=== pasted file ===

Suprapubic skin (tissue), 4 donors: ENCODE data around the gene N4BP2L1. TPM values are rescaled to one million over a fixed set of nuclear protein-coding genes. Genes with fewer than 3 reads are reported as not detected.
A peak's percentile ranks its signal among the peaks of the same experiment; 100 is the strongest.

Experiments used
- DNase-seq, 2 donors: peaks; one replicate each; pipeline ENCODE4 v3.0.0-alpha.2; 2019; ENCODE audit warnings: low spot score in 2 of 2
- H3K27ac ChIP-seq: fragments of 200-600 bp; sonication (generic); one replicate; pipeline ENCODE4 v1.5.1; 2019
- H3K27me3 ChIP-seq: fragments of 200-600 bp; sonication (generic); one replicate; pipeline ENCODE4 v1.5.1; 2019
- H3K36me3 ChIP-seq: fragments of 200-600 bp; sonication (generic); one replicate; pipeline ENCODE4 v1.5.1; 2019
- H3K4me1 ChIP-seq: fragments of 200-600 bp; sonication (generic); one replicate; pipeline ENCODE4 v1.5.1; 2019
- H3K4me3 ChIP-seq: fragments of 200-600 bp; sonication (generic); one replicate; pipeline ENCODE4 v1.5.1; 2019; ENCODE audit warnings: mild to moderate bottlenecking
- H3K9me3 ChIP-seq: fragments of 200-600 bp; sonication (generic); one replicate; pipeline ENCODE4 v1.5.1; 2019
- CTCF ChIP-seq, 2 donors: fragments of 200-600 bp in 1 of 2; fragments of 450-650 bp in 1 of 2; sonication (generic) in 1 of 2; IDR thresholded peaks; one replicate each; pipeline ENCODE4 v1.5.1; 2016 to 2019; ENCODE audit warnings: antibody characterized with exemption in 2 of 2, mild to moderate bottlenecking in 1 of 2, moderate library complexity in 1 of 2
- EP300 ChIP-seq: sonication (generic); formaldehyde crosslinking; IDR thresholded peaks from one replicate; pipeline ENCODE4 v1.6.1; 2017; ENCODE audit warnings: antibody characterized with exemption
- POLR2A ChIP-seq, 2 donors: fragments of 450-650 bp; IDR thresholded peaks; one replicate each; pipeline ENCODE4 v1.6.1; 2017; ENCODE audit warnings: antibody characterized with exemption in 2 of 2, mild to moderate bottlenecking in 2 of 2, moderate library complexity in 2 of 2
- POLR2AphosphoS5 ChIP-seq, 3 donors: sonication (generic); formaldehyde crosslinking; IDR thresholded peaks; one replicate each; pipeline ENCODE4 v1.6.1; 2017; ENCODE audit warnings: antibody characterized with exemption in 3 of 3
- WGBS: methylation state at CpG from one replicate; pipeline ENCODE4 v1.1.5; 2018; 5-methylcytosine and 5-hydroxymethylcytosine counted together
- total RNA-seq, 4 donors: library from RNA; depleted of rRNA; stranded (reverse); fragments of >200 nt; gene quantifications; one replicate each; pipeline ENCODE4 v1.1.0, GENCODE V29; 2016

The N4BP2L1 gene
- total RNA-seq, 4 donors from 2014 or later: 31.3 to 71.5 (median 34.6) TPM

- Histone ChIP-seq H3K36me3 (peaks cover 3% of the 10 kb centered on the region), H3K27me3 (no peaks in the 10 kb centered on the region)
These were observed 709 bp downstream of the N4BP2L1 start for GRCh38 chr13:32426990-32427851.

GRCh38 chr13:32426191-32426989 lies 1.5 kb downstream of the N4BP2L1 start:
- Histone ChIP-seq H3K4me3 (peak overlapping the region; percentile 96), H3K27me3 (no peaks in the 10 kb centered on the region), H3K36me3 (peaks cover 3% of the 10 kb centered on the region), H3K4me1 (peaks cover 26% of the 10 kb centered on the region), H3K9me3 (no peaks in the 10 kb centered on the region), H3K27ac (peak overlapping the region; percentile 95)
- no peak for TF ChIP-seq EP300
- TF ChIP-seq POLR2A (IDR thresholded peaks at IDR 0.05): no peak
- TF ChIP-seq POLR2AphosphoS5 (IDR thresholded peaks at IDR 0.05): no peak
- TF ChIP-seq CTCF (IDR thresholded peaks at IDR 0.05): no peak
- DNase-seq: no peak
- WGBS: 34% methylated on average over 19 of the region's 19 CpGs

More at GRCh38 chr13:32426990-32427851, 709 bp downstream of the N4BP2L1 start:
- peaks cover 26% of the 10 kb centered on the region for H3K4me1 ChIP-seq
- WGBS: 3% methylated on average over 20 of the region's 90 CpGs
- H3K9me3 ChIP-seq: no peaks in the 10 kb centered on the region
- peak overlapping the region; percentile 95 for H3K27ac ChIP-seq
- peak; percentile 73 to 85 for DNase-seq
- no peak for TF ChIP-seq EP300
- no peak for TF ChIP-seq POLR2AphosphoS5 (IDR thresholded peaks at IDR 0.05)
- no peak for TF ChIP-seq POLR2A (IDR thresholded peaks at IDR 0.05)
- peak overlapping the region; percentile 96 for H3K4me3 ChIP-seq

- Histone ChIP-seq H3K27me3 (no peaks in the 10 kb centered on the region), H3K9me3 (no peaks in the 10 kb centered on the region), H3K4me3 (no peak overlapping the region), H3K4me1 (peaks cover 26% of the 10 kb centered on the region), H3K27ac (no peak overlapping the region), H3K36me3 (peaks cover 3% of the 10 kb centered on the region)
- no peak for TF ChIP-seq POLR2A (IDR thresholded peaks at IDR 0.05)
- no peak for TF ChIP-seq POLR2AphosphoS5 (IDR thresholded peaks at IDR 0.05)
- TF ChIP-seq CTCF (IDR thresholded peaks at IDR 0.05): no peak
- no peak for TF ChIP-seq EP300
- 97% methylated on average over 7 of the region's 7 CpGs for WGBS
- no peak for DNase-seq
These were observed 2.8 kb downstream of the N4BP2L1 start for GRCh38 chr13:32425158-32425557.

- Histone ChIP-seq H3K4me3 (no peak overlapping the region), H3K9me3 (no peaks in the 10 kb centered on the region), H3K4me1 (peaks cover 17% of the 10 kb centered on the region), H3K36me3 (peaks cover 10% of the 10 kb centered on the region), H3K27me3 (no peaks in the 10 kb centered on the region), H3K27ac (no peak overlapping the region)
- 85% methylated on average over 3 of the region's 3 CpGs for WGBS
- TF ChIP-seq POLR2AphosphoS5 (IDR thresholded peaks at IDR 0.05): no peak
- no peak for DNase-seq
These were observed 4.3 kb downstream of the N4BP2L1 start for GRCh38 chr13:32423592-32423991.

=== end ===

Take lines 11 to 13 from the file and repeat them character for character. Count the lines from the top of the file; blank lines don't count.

- CTCF ChIP-seq, 2 donors: fragments of 200-600 bp in 1 of 2; fragments of 450-650 bp in 1 of 2; sonication (generic) in 1 of 2; IDR thresholded peaks; one replicate each; pipeline ENCODE4 v1.5.1; 2016 to 2019; ENCODE audit warnings: antibody characterized with exemption in 2 of 2, mild to moderate bottlenecking in 1 of 2, moderate library complexity in 1 of 2
- EP300 ChIP-seq: sonication (generic); formaldehyde crosslinking; IDR thresholded peaks from one replicate; pipeline ENCODE4 v1.6.1; 2017; ENCODE audit warnings: antibody characterized with exemption
- POLR2A ChIP-seq, 2 donors: fragments of 450-650 bp; IDR thresholded peaks; one replicate each; pipeline ENCODE4 v1.6.1; 2017; ENCODE audit warnings: antibody characterized with exemption in 2 of 2, mild to moderate bottlenecking in 2 of 2, moderate library complexity in 2 of 2